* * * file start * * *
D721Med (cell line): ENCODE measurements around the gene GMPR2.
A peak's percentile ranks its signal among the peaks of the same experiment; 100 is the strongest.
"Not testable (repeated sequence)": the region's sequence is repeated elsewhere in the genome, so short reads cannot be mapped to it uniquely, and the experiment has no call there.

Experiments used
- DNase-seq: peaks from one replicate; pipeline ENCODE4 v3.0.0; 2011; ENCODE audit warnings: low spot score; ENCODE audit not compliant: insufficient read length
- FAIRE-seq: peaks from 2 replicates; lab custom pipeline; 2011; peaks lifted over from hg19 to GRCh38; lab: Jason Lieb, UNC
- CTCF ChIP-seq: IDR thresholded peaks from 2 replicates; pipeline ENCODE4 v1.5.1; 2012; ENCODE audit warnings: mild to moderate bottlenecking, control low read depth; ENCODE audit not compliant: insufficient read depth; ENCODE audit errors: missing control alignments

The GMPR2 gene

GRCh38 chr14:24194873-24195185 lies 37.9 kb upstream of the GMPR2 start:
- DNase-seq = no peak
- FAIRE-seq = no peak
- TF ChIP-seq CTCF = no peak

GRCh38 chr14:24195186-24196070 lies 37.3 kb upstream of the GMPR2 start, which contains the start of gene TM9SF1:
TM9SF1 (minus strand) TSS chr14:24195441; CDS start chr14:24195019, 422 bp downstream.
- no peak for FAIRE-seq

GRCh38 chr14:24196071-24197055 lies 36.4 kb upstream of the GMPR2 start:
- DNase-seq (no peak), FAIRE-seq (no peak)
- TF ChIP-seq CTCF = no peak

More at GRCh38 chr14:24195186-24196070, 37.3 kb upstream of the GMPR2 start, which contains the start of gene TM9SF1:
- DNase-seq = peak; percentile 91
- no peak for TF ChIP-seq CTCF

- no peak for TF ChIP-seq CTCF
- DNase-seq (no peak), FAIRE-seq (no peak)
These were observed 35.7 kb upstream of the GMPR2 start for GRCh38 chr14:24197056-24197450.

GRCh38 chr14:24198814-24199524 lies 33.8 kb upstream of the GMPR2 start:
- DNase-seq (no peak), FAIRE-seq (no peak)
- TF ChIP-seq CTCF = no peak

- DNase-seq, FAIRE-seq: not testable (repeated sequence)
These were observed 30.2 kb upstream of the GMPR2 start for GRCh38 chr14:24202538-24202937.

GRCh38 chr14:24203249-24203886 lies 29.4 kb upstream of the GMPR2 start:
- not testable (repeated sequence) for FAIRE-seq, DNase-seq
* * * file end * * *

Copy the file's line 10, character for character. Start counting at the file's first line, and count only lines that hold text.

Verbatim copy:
- DNase-seq = no peak